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What makes a good logo a good logo? A non-designer’s guide

Designers have been putting their clients into a terribly unfair position for far too long by asking them to determine the merits of a logo for their organization without educating them on proper evaluative measures. What’s worse is these same designers will express great frustration when said clients make “unreasonable” requests such as: “We’re a bike company. Why isn’t our logo a bike?” and “My wife hates the color green. Can we use blue instead?”

For the designer, these answers are clear but often expressing them in a manner that is concise and digestible is a task they find overwhelmingly difficult. Take the four logos at left, for example. While we all know and typically respect the design integrity of these brands, it’s quite challenging to articulate why. After all, Apple’s logo is not a computer, FedEx’s logo is not a delivery truck, Starbucks’ logo is not a cup of coffee, and Nike’s logo is not athletic equipment. So, why are these working?

To put an end to this seemingly elusive question, we at Beveridge Seay have decided to share our own points of evaluation. These measures are based on historical evidence of successful logos in the market, a whole lot of reading and research on the subject of identity, and our near 25 years in the business of designing these things. In other words: trust us.

In evaluating the merits of a logo, there are four critical questions to ask:

1. Does the logo express a specific feeling or personality that is important to convey to our audience?

Rather than defining what an organization does, a strong logo will often help define what an organization is about. Clients sometimes believe the role of the designer is to convert a mission statement into a pictogram, but the smart designer recognizes a logo is an opportunity to convey something potentially more powerful. In our examples at left, Apple speaks to simplicity with a nod to Newton and clearly communicates that it’s not your typical computer company. FedEx inspires confidence and reliability through bold letterforms with a hint of an arrow between the ‘e’ and ‘x’. Starbucks captures an earthy and warm “feel-good” feeling. Nike embodies speed, precision, and understated power.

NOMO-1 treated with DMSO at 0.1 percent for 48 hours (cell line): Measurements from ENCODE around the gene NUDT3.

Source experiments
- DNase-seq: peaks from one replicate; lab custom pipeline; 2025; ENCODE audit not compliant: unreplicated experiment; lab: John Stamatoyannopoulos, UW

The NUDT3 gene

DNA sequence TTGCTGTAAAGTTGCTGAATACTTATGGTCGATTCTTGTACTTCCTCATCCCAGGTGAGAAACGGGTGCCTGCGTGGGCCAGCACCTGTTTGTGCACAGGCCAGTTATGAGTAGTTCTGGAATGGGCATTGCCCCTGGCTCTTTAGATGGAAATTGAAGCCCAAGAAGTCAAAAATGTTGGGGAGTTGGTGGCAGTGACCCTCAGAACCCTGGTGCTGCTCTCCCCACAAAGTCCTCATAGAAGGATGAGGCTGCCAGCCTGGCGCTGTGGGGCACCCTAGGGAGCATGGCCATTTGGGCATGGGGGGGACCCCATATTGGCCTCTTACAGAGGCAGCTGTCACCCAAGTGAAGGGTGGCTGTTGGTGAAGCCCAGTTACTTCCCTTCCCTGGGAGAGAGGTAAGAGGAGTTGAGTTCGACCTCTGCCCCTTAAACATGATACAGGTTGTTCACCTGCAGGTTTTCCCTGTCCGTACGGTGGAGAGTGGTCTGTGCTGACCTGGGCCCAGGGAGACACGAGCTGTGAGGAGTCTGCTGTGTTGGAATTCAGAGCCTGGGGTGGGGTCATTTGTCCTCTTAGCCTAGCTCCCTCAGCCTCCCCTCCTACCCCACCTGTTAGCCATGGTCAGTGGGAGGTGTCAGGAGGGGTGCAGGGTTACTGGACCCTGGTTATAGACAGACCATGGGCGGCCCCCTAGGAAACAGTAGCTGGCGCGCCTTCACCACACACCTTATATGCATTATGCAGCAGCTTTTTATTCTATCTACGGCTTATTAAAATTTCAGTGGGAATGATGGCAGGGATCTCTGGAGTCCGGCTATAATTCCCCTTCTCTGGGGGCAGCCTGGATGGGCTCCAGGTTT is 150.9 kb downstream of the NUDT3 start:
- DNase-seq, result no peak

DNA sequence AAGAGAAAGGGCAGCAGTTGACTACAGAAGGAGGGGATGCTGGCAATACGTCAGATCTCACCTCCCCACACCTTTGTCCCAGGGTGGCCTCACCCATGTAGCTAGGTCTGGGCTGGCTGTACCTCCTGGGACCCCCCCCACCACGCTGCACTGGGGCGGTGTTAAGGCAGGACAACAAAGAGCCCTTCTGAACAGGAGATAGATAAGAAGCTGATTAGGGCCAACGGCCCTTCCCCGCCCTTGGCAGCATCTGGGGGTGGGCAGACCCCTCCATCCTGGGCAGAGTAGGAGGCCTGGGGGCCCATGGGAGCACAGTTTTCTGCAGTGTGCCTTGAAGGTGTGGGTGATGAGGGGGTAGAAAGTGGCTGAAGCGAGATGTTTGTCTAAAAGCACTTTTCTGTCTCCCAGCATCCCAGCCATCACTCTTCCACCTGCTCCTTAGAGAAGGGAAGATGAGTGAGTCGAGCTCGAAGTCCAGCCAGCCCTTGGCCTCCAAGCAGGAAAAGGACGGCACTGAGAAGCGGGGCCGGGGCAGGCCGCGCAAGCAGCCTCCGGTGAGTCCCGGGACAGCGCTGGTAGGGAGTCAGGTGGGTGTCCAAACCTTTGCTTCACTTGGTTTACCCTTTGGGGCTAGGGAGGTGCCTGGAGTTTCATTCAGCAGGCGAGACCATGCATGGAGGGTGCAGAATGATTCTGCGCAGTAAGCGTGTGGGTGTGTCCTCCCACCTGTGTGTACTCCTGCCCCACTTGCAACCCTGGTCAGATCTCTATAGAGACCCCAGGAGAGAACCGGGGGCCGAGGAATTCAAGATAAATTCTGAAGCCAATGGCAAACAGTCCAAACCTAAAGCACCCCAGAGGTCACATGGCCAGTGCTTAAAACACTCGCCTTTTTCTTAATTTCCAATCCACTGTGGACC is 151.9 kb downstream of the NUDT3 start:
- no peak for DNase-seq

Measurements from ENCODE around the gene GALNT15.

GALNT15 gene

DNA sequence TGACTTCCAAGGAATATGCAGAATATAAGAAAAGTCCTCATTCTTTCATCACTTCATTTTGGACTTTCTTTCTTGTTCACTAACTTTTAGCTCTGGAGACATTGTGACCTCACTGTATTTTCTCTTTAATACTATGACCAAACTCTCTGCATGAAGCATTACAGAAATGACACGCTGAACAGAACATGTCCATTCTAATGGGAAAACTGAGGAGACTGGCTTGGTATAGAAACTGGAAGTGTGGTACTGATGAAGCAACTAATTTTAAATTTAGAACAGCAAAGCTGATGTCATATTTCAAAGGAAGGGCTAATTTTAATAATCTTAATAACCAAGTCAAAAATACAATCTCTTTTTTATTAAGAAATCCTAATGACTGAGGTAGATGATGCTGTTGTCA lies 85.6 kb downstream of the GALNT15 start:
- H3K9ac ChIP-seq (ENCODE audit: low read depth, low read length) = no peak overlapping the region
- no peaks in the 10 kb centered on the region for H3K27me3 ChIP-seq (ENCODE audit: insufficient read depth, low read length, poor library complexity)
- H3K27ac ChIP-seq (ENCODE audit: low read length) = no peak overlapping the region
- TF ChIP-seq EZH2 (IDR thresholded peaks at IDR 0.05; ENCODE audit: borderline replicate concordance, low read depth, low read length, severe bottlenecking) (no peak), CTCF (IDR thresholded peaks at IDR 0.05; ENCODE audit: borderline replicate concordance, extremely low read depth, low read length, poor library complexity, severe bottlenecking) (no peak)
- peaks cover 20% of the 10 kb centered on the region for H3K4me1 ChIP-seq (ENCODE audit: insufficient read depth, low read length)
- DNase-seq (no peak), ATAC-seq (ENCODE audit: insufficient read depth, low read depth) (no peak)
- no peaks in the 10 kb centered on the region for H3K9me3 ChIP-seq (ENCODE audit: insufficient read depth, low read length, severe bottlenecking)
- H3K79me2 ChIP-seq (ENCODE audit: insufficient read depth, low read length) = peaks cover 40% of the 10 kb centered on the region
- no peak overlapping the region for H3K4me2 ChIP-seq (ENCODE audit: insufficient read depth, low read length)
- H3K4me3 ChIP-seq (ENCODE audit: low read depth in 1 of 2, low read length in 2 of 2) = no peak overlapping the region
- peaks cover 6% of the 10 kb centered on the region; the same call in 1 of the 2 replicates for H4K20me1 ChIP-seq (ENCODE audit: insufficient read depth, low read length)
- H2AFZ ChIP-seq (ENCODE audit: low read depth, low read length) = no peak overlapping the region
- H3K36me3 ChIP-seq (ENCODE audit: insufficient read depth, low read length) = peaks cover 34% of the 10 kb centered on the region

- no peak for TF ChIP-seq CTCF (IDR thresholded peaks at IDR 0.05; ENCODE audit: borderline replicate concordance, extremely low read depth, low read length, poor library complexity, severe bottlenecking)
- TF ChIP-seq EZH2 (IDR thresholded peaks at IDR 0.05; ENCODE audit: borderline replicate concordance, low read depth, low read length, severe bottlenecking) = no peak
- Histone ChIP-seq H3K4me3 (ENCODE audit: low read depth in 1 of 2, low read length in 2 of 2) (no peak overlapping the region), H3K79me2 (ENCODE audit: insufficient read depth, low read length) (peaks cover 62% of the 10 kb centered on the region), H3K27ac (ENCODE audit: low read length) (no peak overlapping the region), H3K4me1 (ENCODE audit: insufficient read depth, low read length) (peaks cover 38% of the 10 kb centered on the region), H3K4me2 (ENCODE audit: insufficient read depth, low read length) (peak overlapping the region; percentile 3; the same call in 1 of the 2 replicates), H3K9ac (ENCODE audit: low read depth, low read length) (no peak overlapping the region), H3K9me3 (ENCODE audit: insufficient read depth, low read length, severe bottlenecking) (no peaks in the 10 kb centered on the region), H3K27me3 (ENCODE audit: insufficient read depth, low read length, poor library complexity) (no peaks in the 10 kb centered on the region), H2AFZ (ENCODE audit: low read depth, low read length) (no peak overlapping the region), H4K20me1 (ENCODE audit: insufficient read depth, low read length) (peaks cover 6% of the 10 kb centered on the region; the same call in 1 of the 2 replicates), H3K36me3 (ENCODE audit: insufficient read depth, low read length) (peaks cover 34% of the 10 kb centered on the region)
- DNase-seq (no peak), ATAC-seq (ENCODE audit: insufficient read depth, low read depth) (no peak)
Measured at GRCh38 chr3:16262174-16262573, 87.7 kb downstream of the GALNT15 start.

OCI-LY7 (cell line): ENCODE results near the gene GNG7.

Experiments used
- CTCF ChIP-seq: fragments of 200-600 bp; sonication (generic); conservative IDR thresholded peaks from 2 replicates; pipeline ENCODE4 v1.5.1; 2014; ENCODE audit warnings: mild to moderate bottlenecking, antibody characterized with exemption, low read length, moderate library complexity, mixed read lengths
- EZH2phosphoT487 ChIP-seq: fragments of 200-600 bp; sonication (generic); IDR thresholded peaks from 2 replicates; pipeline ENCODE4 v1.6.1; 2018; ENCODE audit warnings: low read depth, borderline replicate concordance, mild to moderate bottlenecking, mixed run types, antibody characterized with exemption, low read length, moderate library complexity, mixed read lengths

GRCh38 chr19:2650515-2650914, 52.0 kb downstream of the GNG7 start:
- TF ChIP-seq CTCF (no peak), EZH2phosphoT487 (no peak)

To be fair, making an inspiring statement through a logo is not always realistic, and often intrinsic meaning will not be realized until much later in its life. What you can do from the outset, however, is complete this sentence: It’s important for our organization to appear [insert adjective]. If your potential logo does not reflect any similarities to the adjective you chose, you are likely on 
the wrong track.

2. Is the logo distinctive?

We’ll admit that this is a fairly abstract concept but — before you wince at the word abstract — determining whether or not a logo is distinctive may be an easier exercise than you might expect. All that it requires is a review of your proposed logo in comparison to your competitors and other organizations in your industry. Does your candidate get lost in a sea of similar shapes, colors, or visual treatments? Or does it stand apart in a positive way?

Another key attribute is whether or not a logo is memorable. After leaving the logo presentation, for example, can you clearly visualize the shapes and forms that you reviewed several hours later? If a number of options were presented, which come to mind first? If you are able to remember a logo, it’s a strong indication that your audience will too.

3. Is the logo going to be functional?

While there is a growing trend for visually complex and excessively detailed logo design running recklessly throughout the design community, be mindful that –- unless your organization’s presence is strictly web-based –- you may regret not asking some basic questions on functionality. These include: Will the logo embroider well? Will it be legible at a very small size? What happens if it’s printed in the newspaper in black and white? And how does it look on a dark background? Don’t let your designer shrug these questions off — they should be proven through examples and testing.

4. Is the logo well crafted?

This question may be particularly difficult for the non-designer but competent execution is a big indication of whether or not you are getting your money’s worth. Do curves appear smooth and uninterrupted? Are straight edges straight? Does the spacing between letters appear visually balanced?

While quality assurance is the responsibility of your designer, unfortunately there are many who regularly overlook fine details. A word of caution: Your designer will hate you if you identify a flaw that they didn’t see… Do it anyway.

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